854 printed sets (full orchestra) plus many MS song accompaniments, dance-band sets and several complete shows. The day after Pam Thompson, librarian of the Royal College of Music, rescued these sets she returned to find that the remainder, at least as much again, had already been disposed of as rubbish.
- Burnley: 900 printed sets, plus collections of silent film and string orchestral music;
- Avon: 400 printed sets;
- Chesterfield: 333 printed sets;
- Kent County Library (incorporating Light-Orchestral sets from Dartford public library): more than 2,000 sets, still being listed, this is the best kept and annotated collection in our library, with several of the light-classical repertoire.
Various smaller quantities of sets from George French, Hull University, Laurence Perkins, Howard Rogerson, Royal Northern College of Music and others. Also from Sue Webb, collection of music by Fredric Bayco.
There are naturally many of duplicate items in the collection of orchestral music. This is useful where items are regularly requested and is a valuable indication of what were the most popular items. Every collection we acquire, however, brings something new and usually contains items of special interest.
Theatre Museum of the Victoria and Albert Museum
Vocal scores and orchestral material of Chocolate Soldier, Desert Song, etc. plus manuscript full scores of Carissima and other shows.
The niece of Dame Cicely Courtneidge
The full performing material of several shows produced by Robert Courtneidge early last century, including The Cinema Star, The Mousme and Oh! Oh! Delphine.
The London Palladium
As well as the printed sets listed above, several full shows including the pre-war 'The Fleet's Lit Up' and 'Okay for Sound'.
- 50 small combination arrangements of standard items, literally rescued from a skip by Ernest Tomlinson in 1978;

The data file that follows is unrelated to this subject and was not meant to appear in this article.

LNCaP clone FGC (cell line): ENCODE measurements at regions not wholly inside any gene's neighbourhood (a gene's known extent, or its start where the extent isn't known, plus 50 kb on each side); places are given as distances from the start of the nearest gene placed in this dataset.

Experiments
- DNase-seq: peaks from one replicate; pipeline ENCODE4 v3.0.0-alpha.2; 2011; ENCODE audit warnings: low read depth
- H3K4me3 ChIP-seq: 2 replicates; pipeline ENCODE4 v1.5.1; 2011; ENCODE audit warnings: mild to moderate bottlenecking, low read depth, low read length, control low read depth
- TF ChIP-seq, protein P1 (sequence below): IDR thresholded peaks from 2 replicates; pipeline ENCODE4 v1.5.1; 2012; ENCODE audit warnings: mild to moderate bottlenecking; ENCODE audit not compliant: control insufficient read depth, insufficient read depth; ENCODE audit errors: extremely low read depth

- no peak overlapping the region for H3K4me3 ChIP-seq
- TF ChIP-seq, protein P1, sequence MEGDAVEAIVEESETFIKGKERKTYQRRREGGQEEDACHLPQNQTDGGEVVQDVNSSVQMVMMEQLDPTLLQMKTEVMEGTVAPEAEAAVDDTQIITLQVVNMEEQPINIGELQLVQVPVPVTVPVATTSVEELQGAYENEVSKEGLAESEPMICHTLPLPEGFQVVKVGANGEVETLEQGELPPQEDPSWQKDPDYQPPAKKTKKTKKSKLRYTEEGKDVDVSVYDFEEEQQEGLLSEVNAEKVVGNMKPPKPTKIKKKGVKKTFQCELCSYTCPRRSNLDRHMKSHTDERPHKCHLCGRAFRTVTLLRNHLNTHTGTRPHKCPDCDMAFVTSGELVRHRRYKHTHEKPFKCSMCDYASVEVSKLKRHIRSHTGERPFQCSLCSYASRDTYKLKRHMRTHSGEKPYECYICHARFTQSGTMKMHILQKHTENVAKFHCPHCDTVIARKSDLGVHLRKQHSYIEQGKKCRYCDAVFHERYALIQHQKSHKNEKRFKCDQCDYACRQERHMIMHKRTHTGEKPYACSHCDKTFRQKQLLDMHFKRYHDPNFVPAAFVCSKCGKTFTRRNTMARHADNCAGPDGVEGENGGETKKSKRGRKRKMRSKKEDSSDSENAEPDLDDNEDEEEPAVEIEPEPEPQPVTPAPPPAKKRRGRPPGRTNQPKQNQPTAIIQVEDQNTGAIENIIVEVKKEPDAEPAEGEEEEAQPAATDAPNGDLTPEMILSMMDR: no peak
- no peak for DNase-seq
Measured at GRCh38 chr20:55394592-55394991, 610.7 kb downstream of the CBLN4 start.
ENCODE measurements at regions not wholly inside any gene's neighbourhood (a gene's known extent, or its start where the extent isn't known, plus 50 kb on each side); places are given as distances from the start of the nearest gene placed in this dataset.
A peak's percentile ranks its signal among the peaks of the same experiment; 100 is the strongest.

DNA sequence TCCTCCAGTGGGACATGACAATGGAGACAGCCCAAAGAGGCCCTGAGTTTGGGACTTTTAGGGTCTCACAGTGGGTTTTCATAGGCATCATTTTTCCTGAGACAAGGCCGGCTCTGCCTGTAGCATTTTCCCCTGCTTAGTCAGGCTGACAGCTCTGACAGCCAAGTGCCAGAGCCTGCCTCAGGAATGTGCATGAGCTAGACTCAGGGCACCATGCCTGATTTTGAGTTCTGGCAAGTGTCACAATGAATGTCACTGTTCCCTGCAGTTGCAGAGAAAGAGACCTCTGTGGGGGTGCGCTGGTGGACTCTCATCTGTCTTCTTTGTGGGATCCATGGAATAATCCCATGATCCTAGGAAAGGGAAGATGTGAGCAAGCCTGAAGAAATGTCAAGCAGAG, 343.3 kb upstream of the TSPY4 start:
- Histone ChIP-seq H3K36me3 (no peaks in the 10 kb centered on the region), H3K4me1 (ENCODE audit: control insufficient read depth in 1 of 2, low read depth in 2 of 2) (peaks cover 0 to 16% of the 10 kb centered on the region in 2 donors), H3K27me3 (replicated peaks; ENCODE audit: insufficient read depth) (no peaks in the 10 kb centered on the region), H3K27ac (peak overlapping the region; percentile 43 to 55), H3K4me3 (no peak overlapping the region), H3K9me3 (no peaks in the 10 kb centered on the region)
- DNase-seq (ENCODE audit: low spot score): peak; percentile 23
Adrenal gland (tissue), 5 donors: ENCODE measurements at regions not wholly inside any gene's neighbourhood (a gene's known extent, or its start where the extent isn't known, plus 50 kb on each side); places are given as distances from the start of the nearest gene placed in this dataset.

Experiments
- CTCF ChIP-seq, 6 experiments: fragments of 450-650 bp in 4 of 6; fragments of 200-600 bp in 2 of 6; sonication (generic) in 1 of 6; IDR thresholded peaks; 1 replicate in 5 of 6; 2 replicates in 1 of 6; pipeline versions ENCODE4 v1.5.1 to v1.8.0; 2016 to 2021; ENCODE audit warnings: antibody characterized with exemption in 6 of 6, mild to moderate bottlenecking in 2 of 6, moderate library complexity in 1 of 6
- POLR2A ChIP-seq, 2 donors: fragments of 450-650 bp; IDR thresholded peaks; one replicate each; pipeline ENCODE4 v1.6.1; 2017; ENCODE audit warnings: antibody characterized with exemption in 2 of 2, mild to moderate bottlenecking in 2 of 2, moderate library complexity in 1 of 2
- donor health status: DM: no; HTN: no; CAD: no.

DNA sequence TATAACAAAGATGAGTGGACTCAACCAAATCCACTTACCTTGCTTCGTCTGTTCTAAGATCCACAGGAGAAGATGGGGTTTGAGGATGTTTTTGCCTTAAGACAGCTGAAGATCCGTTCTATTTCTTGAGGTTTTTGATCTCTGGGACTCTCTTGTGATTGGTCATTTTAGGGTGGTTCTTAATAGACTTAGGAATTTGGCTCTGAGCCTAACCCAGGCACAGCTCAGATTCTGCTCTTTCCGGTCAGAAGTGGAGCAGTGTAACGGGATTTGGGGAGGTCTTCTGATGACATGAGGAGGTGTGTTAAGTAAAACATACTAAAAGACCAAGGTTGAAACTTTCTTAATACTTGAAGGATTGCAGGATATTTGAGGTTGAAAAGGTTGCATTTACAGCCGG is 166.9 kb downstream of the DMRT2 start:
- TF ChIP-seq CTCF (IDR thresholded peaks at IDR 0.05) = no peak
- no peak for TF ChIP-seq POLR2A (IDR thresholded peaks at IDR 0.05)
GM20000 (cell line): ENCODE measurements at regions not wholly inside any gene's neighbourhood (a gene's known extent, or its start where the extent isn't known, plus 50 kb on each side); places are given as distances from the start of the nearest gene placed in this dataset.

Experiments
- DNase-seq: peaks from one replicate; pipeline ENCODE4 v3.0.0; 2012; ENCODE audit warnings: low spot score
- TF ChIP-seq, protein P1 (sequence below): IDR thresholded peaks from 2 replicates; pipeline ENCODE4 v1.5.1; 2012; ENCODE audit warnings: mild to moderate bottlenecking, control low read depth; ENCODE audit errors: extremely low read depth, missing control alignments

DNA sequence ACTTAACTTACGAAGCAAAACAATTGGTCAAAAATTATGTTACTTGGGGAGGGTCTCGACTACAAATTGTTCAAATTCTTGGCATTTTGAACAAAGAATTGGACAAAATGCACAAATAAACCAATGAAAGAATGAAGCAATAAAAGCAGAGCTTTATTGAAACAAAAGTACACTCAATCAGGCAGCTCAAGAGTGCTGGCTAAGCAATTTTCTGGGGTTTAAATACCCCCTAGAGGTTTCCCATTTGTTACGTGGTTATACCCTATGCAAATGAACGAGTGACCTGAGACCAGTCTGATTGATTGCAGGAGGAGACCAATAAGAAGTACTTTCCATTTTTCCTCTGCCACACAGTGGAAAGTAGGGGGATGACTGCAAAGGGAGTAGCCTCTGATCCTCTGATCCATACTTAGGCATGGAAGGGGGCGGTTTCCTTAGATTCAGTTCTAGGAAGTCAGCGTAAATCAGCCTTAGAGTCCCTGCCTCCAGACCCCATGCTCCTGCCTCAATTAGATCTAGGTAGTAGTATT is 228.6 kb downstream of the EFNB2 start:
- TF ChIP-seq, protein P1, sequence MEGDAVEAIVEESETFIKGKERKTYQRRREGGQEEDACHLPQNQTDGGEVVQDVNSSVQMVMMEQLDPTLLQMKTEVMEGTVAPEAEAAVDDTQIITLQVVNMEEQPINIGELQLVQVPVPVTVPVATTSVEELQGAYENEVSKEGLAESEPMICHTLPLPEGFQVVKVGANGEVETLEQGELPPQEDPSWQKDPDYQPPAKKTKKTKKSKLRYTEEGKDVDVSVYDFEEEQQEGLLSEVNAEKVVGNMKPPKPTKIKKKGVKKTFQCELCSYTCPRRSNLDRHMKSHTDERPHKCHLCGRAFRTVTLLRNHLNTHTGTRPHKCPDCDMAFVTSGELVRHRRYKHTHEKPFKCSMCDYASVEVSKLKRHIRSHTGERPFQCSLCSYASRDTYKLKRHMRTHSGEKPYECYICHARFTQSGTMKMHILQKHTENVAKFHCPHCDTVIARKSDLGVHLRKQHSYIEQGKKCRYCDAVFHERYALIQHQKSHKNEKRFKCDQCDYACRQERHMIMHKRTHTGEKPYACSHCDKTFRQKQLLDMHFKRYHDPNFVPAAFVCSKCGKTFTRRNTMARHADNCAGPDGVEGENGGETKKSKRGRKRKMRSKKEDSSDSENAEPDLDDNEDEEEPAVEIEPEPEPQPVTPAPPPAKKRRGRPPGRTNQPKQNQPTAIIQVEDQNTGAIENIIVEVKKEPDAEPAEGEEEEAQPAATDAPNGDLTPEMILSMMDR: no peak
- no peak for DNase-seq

- 442 sets from the former BBC Scottish Variety Orchestra library, all specially arranged song accompaniments by Ian Gourlay, Bob Docker and others - these were thrown out and then rescued by the orchestral pianist;
- Via Geoffrey Lester of the BBC Music Library, 3,000 Dance Band sets for which they no longer had use, responsibly stored until they could be passed over to us.;
Other Sheet Music
A large quantity of other types of sheet music has come our way, whether from family or friends or found in amongst the many orchestral collections which have arrived.
- thousands of piano versions of orchestral works (useful as archive material);
- vocal music such as ballads, popular songs, evergreens and long-forgottens;
- much choral music of every description;
- a fine collection of mainly classical violin and piano music;
- some classical chamber music;
- a substantial collection of music for two violins and orchestra/piano.
The Library's collection of popular songs is of particular value because of the numerous enquiries received about them. Its comprehensiveness is largely due to the collection, 8,000 or so, built by Thames Television and donated to us early in 2000 when the company was taken over by Pearson Television.